European hopes of speeding up process of matching US regulations fade as countries oppose reclassification

European aviation rulemakers are hoping for an interim measure to legalise the grey area of US fractional-ownership companies operating on the continent, ahead of a lengthy regulatory battle over similar rules for European operators. The US Federal Aviation Administration determined 18 months ago that fractional ownership should be regulated as private aviation, creating a stringent Subpart K to Part 91 rules.

However, most European countries regard fractionals as public transport, creating a limbo for operators entering Europe from the USA without aircraft operators' certificates or permits, says Glenn Cronin, chair of the 42-nation European Civil Aviation Conference (ECAC).

ECAC directors general (DG) will meet this month and are likely to approve a short-term recognition of Subpart K, legalising the entry and onward flight by US fractional operators in Europe, although such a decision would be a non-binding recommendation, says Cronin.

The ECAC taskforce has initially suggested bringing European rules into line with those in the USA, with the adoption of similar rules demarcating fractional as private transport, albeit with extra record-keeping requirements and safety constraints.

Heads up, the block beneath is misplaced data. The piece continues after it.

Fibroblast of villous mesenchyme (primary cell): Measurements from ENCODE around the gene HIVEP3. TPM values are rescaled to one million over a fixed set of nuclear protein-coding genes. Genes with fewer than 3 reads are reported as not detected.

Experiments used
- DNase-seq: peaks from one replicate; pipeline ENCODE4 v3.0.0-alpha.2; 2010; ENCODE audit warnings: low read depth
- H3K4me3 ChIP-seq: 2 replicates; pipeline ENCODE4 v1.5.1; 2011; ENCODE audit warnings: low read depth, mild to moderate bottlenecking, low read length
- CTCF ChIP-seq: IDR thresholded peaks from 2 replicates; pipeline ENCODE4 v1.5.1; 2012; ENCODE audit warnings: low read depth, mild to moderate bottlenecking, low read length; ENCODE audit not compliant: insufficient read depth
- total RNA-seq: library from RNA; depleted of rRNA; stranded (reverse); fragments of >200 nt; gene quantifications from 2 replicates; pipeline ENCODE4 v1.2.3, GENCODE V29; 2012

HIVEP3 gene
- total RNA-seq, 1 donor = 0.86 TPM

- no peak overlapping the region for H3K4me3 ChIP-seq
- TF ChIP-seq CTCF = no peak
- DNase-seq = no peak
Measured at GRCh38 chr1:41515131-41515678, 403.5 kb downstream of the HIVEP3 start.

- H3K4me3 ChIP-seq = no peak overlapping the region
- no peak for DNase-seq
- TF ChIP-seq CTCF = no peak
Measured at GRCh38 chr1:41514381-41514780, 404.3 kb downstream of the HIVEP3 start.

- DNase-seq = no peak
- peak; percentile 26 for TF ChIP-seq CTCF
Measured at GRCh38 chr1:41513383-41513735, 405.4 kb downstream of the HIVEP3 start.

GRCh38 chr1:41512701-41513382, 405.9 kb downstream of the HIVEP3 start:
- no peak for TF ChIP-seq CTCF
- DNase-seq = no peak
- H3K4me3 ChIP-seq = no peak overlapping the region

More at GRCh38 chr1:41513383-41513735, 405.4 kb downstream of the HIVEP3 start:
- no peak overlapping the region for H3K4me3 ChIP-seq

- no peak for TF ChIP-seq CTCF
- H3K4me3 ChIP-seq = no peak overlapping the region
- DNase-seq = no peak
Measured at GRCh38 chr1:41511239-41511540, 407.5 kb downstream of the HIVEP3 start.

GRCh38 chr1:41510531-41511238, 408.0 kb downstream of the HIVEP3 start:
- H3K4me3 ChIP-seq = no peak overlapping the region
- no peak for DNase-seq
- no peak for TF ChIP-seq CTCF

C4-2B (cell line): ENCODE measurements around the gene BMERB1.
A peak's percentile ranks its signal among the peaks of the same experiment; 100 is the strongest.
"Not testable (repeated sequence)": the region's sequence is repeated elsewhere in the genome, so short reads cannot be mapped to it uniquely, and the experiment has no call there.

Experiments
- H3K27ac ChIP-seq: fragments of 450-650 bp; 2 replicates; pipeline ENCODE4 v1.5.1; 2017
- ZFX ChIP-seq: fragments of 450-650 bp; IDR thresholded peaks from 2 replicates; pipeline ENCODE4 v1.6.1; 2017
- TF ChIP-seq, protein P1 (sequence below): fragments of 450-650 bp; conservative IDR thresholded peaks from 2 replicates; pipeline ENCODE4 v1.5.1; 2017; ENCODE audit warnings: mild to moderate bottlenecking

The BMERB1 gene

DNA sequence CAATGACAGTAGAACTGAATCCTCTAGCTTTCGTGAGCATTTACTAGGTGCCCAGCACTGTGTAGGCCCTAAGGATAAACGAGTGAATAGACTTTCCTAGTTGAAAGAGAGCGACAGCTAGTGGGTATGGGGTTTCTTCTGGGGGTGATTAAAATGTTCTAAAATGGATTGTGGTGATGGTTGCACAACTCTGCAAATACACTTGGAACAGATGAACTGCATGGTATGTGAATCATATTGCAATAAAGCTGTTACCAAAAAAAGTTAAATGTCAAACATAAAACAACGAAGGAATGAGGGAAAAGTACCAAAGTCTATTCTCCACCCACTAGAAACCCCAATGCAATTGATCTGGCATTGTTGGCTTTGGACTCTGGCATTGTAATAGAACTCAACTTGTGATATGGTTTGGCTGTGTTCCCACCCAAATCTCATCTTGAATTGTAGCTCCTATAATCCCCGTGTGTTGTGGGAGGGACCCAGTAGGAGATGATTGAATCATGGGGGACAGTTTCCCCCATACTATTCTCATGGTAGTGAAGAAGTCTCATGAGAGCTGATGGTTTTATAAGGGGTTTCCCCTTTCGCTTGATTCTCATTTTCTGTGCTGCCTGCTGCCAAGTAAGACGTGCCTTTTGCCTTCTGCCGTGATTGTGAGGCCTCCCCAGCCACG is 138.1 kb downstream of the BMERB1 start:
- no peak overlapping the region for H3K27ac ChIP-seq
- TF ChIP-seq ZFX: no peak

Hopes for a speedy adoption of an annex to Joint Operational Requirements (JAR Ops) 1 have faded as the transition to the new European Aviation Safety Agency as operations regulator slows the process. Several countries are opposed to the move, so progress through the existing Joint Aviation Authorities is unlikely, says Cronin. "There is no fixed timeframe for the adoption of new rules; ECAC DGs urged the JAA to give priority to the task. We cannot do more than that," he says. Brian Humphries, president of the European Business Aviation Association, says the likely ECAC recommendation "buys us time to allow the status quo and use the wider recommendations as a framework for future regulation".

Meanwhile, pan-European air traffic control (ATM) regulator Eurocontrol has launched a study to define business aviation use of airspace in Europe, after the sector recorded much faster growth than other sectors. Bo Redeborn, director of ATM strategies at Eurocontrol, says there is a need to better understand business aviation flight patterns so the body can "plan and accommodate future requirements".

Business aviation accounted for 4.5% of total flights carried out under instrument flight rules last year, but the sector is growing faster than any other, by 8% already this year, he says.

Destinations under-served by commercial air transport, such as points in eastern Europe, are popular with private aircraft and as such have an impact on future ATM strategies, he says.

Source: Flight International